Flashcards in Mood Disorders (Exam 2) Deck (122):
What are the symptoms of Bipolar I Disorder?
What are the symptoms during a manic episode?
-decreased need for sleep
-flight of ideas
What is grandiosity?
inflated self-esteem (feels like they can do anything)
What does a decreased need for sleep look like?
-feel rested after 3 hours of sleep
-looks like cocaine intoxication
What does pressured speech look like?
What does flight of ideas produce?
delusions (thoughts that are held but no basis of reality)
What are the key differentials that need to be ruled out to be diagnosed with BD?
-drug intoxication (psychostimulants)
-paranoid schizophrenia (also have delusions)
What are the prevalence rates for Bipolar Disorder?
-0.4-1.2%, average is 1% (rare)
-men and women equally likely to develop BD
-first episode seen in early 20s
What is the prevalence rate for suicides due to Bipolar Disorder?
20% of people with BD die by suicide
How are genetics and heritability studies conducted for Bipolar Disorder?
twin study research
What are monozygotic?
1 egg = identical twins
What are dizygotic?
2 egg = fraternal twins
What are the concordance rates for monozygotic?
What are the concordance rates for dizygotic?
What are the criticisms of twin studies and genetic models?
-genetic predispositions do not imply destiny (genetic link does not determine disorder)
-these rates vary wildly (uncontrolled adoptions)
What is the criteria for Bipolar Disorder II?
observe hypomanic episode (not as extreme as BD I)
What is the drug treatment for BD?
What is the efficacy of lithium?
effectively decreases mood fluctuation (60% improvement)
What is the toxicity affect of lithium on the body?
will eventually cause serious kidney damage (can die)
-monitor blood levels of drug in system
What are the compliance issues with lithium?
-people miss their "highs" (life is "boring" w/o them)
-difficult/toxic side effects
What are the other medications for BD?
What are the symptoms for cyclothymic disorder?
-mood fluctuations between bipolar disorder and normal experience
-presence hypomanic episode
-some depression symptoms but not full depth of disorder
What is the duration for cyclothymic disorder?
must have mood cycles for at least 2 years (chronic)
Are medications useful for treating cyclothymic disorder?
medications are not as useful for this disorder (not a clear medical treatment)
What is the issue with having a manic episode and the diagnosing of Major Depressive Disorder (MDD)?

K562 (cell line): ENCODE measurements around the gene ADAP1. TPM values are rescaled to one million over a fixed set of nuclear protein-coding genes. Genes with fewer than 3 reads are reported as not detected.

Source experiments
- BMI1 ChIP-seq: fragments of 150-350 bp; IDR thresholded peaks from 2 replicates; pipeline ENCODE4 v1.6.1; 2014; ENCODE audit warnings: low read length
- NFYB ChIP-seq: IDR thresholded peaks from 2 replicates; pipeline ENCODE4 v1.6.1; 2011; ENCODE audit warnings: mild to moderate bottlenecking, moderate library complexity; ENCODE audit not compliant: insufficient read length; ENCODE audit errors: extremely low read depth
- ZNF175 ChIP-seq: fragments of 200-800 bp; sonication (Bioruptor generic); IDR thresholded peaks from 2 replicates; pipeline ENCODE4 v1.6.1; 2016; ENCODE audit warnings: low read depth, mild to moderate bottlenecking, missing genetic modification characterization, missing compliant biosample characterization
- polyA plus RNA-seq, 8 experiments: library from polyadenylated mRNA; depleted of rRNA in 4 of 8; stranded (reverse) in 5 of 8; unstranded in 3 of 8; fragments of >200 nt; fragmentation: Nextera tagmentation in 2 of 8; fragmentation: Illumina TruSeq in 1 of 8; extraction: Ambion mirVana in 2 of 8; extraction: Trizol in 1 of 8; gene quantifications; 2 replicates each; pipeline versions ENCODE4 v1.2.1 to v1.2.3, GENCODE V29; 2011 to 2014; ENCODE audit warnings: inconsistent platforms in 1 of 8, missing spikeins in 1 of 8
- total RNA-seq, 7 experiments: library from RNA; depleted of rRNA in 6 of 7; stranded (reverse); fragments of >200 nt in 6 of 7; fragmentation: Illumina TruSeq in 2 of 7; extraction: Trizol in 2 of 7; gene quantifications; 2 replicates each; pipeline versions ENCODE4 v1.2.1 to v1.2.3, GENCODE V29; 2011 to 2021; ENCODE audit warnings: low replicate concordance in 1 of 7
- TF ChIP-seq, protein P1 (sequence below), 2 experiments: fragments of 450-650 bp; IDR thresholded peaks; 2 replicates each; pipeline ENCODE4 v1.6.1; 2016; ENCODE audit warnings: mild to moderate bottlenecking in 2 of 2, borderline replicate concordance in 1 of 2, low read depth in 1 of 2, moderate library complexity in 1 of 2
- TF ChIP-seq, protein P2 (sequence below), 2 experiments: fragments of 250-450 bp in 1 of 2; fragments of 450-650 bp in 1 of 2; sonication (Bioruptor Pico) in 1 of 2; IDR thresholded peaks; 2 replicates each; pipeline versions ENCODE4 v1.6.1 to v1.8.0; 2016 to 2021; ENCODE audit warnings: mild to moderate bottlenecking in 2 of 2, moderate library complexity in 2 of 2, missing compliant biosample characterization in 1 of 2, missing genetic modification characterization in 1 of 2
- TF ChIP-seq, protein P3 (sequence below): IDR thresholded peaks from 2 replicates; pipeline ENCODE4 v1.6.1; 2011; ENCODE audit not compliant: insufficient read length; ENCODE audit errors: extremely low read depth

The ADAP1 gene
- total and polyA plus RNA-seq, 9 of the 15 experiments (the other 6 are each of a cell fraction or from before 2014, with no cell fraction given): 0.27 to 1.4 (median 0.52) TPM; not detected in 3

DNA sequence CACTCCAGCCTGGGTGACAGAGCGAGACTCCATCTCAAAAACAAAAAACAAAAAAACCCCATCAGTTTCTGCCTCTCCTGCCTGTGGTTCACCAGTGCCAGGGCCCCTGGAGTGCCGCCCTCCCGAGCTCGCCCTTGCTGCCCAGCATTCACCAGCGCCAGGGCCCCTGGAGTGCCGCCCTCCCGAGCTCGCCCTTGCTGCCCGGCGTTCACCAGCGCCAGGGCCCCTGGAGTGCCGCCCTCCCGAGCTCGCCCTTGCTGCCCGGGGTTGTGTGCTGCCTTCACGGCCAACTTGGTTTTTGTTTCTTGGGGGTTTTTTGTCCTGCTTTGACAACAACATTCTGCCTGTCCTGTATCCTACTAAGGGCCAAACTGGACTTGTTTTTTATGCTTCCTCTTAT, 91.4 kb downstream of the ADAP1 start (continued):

can never have had a manic episode to be diagnosed
How is Major Depressive Disorder diagnosed?
-one or more Major Depressive Episode (MDE) for at least 2 weeks
-5/9 criteria must be met
-symptoms present everyday (sad or depressed mood, or anhedonia)
What is the criteria for MDD?
-psychomotor agitation or retardation
What is anhedonia?
loss of pleasure in things that used to give pleasure
What is psychomotor agitation or retardation?
-restless or agitated (psychomotor agitation)
-psychomotor retardation (may move very slowly)
What is the lifetime prevalence rates for adults for depression?
What is the ratio of females to males for depression in adults?
Is depression common in adolescents and elderly?
If untreated, how many will improve from depression?
90% (vast majority will improve within 5 years)
If untreated, how many will relapse with depression?
75-90% will have 2nd episode if left untreated (much more likely to relapse)
What is the gender concordance rates for MDD in monozygotic twins?
What is the gender concordance rates for MDD in dizygotic twins?
What are the specifiers for depression?
-note whether single episode or recurrent
-note whether mild, moderate, or severe (based on number of criterion symptoms met)
-if severe, note with our without psychotic features
What are the several "types" of depression?
-MDD with Postpartum Onset
What is the PPD prevalence?
-10-15% typically cited
What is endogenous depression?
inside the body (biological level)
What is exogenous depression?
outside the body (environmental factors)
What are some environmental factors that can cause depression?
-effectiveness of psychotherapy
-married women more vulnerable to depression than single women
-single men most likely to be depressed than married men
Which neurotransmitters can contribute to the causes of depression at a biological level?
What is the monoamine hypothesis for the cause of depression at a biological level?
may be related to a functional deficit of neurotransmitters
What is the process of synaptic transmission?
-electrical and chemical process
-signal sent to cell body
-ion gating -> firing of electrical impulse down axon
-axon terminal endings -> chemical transmission
What happens during a chemical transmission?
causes release of neurotransmitters
What is a synaptic cleft?
when the cells are not in direct contact with each other
What can neurotransmitters do when they are in the synapse?
can engage the next neuron or post-synaptic receptor
What does norepinephrine and serotonin get broken down by?
monoamine oxidase (MAO) (enzyme)
What happens during a reuptake?
can be taken back up into the original neuron's terminal button
What is the concept of functional deficit?
may be too little neurotransmitters
What can cause a functional deficit?
-not enough NE or 5-HT being produced
-too much MAO
-receptors are blocked or damaged
-maybe not enough receptors
How do drug therapies work for MDD (MAOIs)?
-prevent breakdown of neurotransmitters
-causes a functional increase in NE and 5-HT
What are the side effects of MAOIs?
-rough side effects
-strong interactions with SSRIs and over the counter cold meds
-react to foods with tyramine
What is the red wine and cheese effect?
-when MAOIs react to foods with tyramine in them
-caused patients to have stroke due to dramatic rise in blood pressure
What are the warnings for MAOIs?
notably hazardous interactions with foods containing tyramine
What does tricyclic do for the treatment of MDD?
cause block of reuptake of NE and 5-HT
Are tricyclics easy to overdose with?
Are tricyclics antidepressants?
What are the side effects of overdosing on tricyclics?
-long and irreversible
What does SSRIs stand for?
selective serotonin reuptake inhibitors
What is the function of SSRIs for treating MDD?
function by blocking serotonin reuptake